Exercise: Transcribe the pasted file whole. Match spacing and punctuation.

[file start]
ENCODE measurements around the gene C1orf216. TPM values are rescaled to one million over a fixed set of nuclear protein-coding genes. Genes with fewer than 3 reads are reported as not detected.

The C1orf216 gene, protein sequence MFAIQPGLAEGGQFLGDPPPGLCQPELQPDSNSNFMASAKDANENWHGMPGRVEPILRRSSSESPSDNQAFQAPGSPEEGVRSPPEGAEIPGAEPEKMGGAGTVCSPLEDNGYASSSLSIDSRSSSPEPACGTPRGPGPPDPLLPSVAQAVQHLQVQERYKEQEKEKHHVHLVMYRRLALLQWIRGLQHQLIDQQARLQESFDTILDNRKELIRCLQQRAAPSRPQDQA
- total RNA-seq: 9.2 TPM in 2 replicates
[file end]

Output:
ENCODE measurements around the gene C1orf216. TPM values are rescaled to one million over a fixed set of nuclear protein-coding genes. Genes with fewer than 3 reads are reported as not detected.

The C1orf216 gene, protein sequence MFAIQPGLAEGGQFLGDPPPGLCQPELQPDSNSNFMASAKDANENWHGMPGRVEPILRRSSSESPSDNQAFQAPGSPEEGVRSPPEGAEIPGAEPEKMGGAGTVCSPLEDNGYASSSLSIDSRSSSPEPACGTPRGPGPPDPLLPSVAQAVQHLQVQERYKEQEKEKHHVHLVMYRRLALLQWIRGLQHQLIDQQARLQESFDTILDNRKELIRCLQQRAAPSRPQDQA
- total RNA-seq: 9.2 TPM in 2 replicates